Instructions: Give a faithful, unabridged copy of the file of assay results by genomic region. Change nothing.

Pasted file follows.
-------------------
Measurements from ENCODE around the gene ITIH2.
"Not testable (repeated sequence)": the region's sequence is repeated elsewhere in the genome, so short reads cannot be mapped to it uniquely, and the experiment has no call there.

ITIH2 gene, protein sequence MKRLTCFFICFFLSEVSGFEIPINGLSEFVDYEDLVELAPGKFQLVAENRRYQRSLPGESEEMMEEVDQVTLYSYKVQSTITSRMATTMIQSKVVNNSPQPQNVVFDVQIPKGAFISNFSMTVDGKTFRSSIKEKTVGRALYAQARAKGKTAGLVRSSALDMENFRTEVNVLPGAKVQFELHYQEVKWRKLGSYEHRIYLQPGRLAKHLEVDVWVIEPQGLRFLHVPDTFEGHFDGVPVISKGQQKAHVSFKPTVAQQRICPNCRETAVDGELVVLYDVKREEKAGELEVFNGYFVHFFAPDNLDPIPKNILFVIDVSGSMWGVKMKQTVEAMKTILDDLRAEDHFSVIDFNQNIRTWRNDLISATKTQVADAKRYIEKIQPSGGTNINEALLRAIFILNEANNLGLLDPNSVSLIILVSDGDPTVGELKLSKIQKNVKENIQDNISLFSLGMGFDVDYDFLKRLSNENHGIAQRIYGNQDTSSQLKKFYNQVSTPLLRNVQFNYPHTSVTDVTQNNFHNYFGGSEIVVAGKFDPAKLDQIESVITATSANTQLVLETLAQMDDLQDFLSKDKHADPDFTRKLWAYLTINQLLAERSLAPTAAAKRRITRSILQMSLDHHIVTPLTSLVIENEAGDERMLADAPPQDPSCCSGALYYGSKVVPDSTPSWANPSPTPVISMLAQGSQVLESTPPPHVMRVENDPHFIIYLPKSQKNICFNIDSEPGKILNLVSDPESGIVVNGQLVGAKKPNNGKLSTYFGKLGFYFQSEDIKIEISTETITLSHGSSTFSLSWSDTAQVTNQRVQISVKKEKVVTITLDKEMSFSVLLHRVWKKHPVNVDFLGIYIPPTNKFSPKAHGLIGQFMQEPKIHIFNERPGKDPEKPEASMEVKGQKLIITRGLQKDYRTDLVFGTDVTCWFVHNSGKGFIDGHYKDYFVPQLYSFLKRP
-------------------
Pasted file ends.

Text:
Measurements from ENCODE around the gene ITIH2.
"Not testable (repeated sequence)": the region's sequence is repeated elsewhere in the genome, so short reads cannot be mapped to it uniquely, and the experiment has no call there.

ITIH2 gene, protein sequence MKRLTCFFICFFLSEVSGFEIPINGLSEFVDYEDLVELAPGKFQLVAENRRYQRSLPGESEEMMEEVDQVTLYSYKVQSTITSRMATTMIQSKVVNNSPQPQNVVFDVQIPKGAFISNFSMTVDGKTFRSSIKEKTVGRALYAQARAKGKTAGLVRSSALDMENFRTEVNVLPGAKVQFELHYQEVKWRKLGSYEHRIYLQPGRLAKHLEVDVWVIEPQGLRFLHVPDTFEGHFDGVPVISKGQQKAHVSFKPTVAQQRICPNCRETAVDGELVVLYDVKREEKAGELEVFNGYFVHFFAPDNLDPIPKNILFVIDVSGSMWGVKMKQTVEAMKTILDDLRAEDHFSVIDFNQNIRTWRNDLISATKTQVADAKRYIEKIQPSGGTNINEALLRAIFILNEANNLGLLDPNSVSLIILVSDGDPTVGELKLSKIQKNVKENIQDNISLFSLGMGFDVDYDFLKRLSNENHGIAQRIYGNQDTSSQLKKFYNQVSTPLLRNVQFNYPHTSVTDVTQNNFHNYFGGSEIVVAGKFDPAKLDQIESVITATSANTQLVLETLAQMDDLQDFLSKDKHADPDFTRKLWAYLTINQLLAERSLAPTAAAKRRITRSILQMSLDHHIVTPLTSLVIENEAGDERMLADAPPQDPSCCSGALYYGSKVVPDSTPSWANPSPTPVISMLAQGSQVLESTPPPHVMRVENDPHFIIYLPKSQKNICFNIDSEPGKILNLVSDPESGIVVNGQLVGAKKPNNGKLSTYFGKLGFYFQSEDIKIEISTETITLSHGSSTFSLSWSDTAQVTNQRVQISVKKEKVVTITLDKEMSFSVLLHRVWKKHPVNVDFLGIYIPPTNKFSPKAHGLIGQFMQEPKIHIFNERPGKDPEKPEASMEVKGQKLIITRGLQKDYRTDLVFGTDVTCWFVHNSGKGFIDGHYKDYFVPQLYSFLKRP